For years, Swiss scientists have blithely created genetically modified rice, corn and apples. But did they ever stop to consider just how humiliating such experiments may be to plants?
That’s a question they must now ask. Last spring, this small Alpine nation began mandating that geneticists conduct their research without trampling on a plant’s dignity.
“Unfortunately, we have to take it seriously,” Beat Keller, a molecular biologist at the University of Zurich. “It’s one more constraint on doing genetic research.”
Dr. Keller recently sought government permission to do a field trial of genetically modified wheat that has been bred to resist a fungus. He first had to debate the finer points of plant dignity with university ethicists. Then, in a written application to the government, he tried to explain why the planned trial wouldn’t “disturb the vital functions or lifestyle” of the plants. He eventually got the green light.
The rule, based on a constitutional amendment, came into being after the Swiss Parliament asked a panel of philosophers, lawyers, geneticists and theologians to establish the meaning of flora’s dignity.
“We couldn’t start laughing and tell the government we’re not going to do anything about it,” says Markus Schefer, a member of the ethics panel and a professor of law at the University of Basel. “The constitution requires it.”
In April, the team published a 22-page treatise on “the moral consideration of plants for their own sake.” It stated that vegetation has an inherent value and that it is immoral to arbitrarily harm plants by, say, “decapitation of wildflowers at the roadside without rational reason.”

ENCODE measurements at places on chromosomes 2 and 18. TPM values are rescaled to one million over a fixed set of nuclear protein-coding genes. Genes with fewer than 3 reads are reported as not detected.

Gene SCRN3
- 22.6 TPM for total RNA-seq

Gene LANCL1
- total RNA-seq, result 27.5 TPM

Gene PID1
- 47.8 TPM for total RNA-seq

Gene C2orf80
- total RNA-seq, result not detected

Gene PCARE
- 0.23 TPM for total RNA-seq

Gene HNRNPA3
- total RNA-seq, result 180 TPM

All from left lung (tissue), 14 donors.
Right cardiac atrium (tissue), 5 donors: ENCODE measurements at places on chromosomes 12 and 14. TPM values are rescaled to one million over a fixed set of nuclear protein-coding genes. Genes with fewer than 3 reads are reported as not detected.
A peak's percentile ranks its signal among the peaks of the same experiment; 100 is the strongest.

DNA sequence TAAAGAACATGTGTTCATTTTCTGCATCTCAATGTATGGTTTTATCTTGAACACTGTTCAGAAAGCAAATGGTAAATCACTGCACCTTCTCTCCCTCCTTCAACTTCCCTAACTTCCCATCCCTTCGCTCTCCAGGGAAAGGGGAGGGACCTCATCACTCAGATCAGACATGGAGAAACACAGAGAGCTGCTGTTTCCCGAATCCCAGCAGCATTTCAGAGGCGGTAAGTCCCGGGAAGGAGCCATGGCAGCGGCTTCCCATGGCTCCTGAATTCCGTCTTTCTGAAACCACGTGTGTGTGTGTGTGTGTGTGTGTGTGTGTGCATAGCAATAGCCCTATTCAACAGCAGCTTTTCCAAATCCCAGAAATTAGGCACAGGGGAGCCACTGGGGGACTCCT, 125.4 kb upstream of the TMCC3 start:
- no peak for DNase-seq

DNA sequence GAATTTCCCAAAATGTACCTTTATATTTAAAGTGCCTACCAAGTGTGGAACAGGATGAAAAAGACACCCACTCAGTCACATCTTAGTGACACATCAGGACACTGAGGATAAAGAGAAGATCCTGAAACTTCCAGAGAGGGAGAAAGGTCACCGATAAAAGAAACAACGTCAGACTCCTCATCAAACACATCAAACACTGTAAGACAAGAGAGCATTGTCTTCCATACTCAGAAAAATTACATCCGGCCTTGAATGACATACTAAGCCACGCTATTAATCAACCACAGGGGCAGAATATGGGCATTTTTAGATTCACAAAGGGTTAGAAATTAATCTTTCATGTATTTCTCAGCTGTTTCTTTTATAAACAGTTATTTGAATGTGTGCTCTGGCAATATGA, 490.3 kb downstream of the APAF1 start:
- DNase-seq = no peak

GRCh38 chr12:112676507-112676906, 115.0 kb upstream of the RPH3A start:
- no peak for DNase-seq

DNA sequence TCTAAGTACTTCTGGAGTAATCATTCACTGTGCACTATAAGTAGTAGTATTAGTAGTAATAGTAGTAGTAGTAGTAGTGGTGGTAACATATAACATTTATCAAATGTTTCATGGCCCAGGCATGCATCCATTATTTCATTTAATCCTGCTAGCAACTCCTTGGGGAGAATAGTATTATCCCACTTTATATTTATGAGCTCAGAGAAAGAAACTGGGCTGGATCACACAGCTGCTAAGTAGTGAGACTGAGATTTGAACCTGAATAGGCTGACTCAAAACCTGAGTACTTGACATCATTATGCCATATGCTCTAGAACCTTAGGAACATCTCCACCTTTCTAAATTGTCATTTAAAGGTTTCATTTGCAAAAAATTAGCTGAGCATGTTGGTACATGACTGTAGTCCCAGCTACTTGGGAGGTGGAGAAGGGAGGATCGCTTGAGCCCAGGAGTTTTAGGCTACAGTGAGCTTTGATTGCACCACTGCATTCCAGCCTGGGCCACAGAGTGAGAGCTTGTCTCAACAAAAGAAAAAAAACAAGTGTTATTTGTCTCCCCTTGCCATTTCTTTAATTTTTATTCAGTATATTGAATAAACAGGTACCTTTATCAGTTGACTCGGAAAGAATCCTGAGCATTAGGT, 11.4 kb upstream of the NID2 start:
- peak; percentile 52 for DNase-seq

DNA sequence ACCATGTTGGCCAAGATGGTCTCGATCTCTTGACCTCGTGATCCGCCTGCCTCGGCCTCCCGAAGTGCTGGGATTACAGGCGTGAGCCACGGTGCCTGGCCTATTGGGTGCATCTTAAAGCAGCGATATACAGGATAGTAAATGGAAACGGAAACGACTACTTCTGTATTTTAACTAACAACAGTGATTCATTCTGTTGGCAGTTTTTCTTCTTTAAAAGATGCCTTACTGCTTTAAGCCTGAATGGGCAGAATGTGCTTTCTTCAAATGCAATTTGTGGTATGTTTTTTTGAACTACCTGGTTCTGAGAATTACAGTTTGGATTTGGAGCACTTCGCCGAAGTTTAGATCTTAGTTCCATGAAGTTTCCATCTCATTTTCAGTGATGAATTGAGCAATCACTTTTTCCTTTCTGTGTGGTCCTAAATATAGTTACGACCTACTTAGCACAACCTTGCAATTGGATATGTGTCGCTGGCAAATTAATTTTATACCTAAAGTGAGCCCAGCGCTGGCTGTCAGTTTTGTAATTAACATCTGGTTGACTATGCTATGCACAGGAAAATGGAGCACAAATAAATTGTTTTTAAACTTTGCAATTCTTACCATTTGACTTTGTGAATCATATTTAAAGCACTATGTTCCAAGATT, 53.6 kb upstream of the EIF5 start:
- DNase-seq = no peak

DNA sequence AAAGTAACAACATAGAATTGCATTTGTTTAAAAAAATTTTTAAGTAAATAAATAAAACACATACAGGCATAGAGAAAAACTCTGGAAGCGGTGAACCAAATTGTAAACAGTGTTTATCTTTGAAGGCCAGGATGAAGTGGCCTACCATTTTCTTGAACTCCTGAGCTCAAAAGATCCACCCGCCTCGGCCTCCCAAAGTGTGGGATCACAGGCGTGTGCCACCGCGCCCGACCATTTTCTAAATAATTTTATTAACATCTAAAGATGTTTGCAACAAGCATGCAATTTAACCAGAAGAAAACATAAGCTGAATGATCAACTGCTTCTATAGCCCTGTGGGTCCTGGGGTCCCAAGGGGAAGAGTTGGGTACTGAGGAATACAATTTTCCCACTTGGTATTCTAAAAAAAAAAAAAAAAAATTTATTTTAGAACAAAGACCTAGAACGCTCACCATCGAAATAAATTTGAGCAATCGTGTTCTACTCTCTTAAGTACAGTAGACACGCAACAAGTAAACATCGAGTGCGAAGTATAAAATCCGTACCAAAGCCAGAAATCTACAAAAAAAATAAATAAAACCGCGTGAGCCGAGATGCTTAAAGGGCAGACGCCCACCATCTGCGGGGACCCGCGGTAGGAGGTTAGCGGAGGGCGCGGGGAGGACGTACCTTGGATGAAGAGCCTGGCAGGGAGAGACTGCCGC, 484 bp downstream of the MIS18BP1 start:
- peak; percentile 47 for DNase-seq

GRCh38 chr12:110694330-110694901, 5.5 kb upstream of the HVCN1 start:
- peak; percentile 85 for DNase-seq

On the question of genetic modification, most of the panel argued that the dignity of plants could be safeguarded “as long as their independence, i.e., reproductive ability and adaptive ability, are ensured.” In other words: It’s wrong to genetically alter a plant and render it sterile.
Why is making a determination so taxing? Evidence implicates two important components: commitment and tradeoff resolution. The first is predicated on the notion that committing to a given course requires switching from a state of deliberation to one of implementation. In other words, you have to make a transition from thinking about options to actually following through on a decision. This switch, according to Vohs, requires executive resources. In a parallel investigation, Yale University professor Nathan Novemsky and his colleagues suggest that the mere act of resolving tradeoffs may be depleting. For example, in one study, the scientists show that people who had to rate the attractiveness of different options were much less depleted than those who had to actually make choices between the very same options.